A good example is found in India where East Indian rosewood (Dalbergia latifolia) is planted as an overstory tree in tea plantations. Tea harvest provides a steady annual income while harvesting of rosewood trees when the crowns provide too much shade, yields occasional very high profits that can be re-invested in new plantations of rosewood and other valuable tree species. Similar opportunities exist with coffee plantations, particularly now that shade-grown coffee brings such a premium price in the market.
In the near-term, some amalgamation of the two models may be a viable solution, but since forestry requires very long-term planning, a manager should decide which of the two models best fits his circumstances and plan accordingly.
Regardless of the planted forest model of choice or the tree species chosen, five key pre-establishment assessments need to be made before beginning: (1) a social and environmental impact assessment, (2) a legal assessment, (3) a complete site analysis, (4) a market analysis and (5) a tree species adoption assessment. The following provides a brief summary of what is minimally needed in each of these processes, but should not be considered as inclusive. Particular situations will likely require additional research investigation. Additional sources of information on these subjects can be found in the Planted Forest Code (http://www.fao.org/forestry/plantedforestcode).
Social and Environmental Impact Assessment
An initial baseline assessment is needed, followed by long-term monitoring through planted forest rotation cycles. Potential environmental perturbations as well as considerations for the rights of indigenous peoples and cultures should be incorporated. 3
What will be the land tenure situation: Is the land to be purchased or leased or be part of a concession? Do indigenous peoples have traditional land-use rights that need to be addressed? What are the government policies toward planted forests? Are carbon credits a possibility? Does the country have a forestry bureau or agency, and if so what are its laws or regulations? Does the forestry bureau operate more or less independently, or is it subject to political influence? Do export bans apply to certain wood species, and do they apply equally to planted and natural forests? Do government officials recognize forest certification, and if so, by which certifying agencies? How stable is the government and its infrastructure?
Temperature range and extremes, annual and monthly rainfall (particularly as it relates to seasonality), access to water if needed for irrigation, soil depth, soil fertility, soil chemistry and pH, presence of soil insects or pathogens, topography, aspect, location and distance to primary processing facilities, transportation network and road conditions at various times of the year, available workforce and salary expectations of workers should all be part of an initial assessment prior to planted forest establishment (Wingfield and Robison, 2004; Raymond and Muneri, 2000; Pandey and Brown, 2000; Powers, 1999). Special considerations will be needed for certain species. For example, many planted Eucalypt species have the reputation of ‘water pumps’ because they have no stomatal control of leaf transpiration and, therefore, can quickly draw down local water tables (Calder et al., 1992). Species for which special heartwood characteristics, such as bio-deterioration resistance, are important need to be carefully matched to soil chemistry and pH, as previously noted. Even minor chemical elements in the soil may be quite important. Boron deficiency can lead to thinner cell walls in Pinus radiata (35% thinner in earlywood and 25% thinner in latewood), and may also affect lignification of walls (Skinner et al., 2003). These differences can significantly affect strength properties.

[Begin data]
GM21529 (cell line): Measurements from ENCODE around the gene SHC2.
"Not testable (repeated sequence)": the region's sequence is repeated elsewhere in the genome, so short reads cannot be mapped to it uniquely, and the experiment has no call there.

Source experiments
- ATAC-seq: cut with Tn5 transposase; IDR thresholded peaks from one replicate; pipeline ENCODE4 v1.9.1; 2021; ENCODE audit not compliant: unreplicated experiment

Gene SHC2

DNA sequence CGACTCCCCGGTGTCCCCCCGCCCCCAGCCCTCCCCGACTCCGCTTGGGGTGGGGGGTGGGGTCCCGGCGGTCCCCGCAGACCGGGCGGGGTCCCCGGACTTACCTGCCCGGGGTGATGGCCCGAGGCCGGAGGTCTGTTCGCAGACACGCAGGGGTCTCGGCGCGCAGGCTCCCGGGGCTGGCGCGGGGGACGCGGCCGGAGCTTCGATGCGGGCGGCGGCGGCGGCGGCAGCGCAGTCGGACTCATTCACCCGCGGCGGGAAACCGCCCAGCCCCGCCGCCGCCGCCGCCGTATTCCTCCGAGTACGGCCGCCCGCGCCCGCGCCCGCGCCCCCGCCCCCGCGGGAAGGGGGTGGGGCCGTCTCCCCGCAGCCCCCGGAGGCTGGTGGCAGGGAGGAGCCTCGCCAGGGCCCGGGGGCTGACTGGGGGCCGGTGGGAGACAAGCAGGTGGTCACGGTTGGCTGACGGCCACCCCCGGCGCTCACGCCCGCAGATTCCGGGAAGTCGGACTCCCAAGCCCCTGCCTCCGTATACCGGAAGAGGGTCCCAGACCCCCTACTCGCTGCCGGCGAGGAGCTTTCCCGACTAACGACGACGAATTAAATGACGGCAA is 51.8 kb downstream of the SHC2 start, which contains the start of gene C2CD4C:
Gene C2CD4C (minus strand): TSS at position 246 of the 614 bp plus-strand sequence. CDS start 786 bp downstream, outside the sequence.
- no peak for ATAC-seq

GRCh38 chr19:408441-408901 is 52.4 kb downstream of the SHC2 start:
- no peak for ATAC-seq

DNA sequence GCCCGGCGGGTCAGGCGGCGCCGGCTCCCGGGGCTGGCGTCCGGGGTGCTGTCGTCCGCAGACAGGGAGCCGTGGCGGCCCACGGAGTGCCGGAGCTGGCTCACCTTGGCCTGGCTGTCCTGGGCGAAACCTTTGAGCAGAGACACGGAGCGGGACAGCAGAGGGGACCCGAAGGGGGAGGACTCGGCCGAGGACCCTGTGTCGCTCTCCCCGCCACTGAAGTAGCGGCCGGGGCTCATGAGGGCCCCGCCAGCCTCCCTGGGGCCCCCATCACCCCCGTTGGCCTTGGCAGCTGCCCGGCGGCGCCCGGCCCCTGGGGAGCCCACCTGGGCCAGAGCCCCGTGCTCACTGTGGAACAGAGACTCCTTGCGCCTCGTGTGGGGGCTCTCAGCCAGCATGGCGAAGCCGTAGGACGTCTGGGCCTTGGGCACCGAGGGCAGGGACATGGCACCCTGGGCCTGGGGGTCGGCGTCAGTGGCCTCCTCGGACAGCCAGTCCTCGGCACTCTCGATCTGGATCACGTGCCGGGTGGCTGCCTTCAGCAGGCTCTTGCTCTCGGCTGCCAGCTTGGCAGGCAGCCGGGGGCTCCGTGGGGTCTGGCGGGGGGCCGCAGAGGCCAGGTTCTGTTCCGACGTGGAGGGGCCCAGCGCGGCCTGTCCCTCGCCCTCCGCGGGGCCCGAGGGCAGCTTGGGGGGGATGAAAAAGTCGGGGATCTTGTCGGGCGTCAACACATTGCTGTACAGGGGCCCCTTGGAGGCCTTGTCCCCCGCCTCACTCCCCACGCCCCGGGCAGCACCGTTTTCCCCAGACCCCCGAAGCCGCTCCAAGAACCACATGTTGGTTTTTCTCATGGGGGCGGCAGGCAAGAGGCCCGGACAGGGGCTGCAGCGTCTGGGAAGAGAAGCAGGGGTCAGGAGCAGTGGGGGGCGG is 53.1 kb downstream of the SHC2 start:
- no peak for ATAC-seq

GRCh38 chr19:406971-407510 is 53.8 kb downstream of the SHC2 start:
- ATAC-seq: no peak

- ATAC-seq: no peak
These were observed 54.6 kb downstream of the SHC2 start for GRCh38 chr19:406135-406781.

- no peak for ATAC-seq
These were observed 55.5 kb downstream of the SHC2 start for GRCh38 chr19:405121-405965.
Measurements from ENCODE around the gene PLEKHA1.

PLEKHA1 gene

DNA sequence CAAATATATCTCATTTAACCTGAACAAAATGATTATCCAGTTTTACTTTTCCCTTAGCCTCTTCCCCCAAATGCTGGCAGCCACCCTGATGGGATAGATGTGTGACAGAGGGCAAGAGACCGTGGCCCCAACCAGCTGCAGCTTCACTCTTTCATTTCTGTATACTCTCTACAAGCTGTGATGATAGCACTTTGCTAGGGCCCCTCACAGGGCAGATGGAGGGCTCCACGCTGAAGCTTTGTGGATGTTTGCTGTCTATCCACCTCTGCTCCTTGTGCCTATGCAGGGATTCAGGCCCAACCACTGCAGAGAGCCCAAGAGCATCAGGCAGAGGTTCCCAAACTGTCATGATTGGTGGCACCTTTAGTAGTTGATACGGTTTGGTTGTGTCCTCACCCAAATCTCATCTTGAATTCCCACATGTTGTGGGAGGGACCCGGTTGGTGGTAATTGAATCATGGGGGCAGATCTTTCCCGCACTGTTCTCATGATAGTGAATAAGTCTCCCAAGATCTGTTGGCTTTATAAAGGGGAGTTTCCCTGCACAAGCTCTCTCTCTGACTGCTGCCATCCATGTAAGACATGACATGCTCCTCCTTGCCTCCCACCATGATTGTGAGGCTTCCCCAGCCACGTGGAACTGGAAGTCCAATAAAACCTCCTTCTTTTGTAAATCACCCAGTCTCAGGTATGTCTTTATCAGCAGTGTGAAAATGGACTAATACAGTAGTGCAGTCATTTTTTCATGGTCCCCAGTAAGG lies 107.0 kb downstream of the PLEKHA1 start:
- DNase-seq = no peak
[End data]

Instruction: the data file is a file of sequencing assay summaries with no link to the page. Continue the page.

Short-term prospects, long-term expectations, finding specialty niche markets, local vs. export markets, primary processing (portable bandsaws, borate treating tanks) to increase value and to open export market potential, creating markets for crooks, limbs, roots, coppice and non-wood products, all need to be considered during initial planning. If the plantation will be a jointly owned by shareholders, then balancing their needs for short-term return against long-term economic sustainability will need to be part of the planning.
Tree Species Adoption Assessment
In choosing a tree species to plant, precise botanical identification is essential. Trade or common names are often meaningless, vary from place to place and may apply to several species. In some cases companies have established registered trademark names that obscure the true botanical identification. Only documented material with botanical (Latin) designation and source should be accepted. Where different genetic varieties or provenances are available, these need to be precisely identified and documented. Clearly, the choice of species needs to be well integrated with site and market assessments.